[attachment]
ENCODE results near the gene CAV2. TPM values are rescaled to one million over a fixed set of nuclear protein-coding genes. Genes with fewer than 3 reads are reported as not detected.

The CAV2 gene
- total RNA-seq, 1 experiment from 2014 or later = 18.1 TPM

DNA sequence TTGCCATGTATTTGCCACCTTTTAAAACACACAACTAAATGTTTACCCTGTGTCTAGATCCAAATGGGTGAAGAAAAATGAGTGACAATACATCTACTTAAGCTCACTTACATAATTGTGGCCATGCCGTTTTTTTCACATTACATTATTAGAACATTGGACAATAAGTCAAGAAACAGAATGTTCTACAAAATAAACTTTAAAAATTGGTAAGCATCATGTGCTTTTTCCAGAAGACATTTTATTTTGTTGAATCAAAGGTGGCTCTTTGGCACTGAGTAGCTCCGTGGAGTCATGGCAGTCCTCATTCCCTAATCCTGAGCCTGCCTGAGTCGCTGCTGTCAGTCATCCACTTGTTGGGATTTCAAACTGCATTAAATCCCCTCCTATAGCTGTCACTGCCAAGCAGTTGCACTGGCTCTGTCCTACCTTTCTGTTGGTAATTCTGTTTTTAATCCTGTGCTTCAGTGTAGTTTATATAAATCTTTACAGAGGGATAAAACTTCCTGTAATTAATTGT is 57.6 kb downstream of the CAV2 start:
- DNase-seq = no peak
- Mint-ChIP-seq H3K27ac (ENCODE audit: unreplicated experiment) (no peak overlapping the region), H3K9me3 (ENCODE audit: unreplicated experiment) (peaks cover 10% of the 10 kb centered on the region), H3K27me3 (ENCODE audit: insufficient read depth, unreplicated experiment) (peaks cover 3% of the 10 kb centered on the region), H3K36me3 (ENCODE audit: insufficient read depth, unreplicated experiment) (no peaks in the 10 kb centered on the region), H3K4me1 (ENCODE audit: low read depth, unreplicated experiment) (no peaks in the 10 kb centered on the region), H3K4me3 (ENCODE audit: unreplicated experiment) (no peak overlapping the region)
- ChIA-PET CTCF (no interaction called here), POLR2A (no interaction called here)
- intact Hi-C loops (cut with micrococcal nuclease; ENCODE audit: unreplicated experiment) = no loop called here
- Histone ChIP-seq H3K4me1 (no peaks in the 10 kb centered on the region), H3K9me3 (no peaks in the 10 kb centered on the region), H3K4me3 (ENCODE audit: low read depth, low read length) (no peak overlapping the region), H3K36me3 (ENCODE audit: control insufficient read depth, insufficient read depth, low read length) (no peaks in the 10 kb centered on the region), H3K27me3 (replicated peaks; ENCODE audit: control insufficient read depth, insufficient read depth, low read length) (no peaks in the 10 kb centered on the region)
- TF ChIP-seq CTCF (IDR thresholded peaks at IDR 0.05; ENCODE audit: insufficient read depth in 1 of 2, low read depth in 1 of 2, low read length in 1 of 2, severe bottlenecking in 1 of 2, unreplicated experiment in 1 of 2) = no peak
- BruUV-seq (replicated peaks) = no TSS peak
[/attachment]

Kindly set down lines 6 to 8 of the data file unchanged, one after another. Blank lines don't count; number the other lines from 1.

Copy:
- Mint-ChIP-seq H3K27ac (ENCODE audit: unreplicated experiment) (no peak overlapping the region), H3K9me3 (ENCODE audit: unreplicated experiment) (peaks cover 10% of the 10 kb centered on the region), H3K27me3 (ENCODE audit: insufficient read depth, unreplicated experiment) (peaks cover 3% of the 10 kb centered on the region), H3K36me3 (ENCODE audit: insufficient read depth, unreplicated experiment) (no peaks in the 10 kb centered on the region), H3K4me1 (ENCODE audit: low read depth, unreplicated experiment) (no peaks in the 10 kb centered on the region), H3K4me3 (ENCODE audit: unreplicated experiment) (no peak overlapping the region)
- ChIA-PET CTCF (no interaction called here), POLR2A (no interaction called here)
- intact Hi-C loops (cut with micrococcal nuclease; ENCODE audit: unreplicated experiment) = no loop called here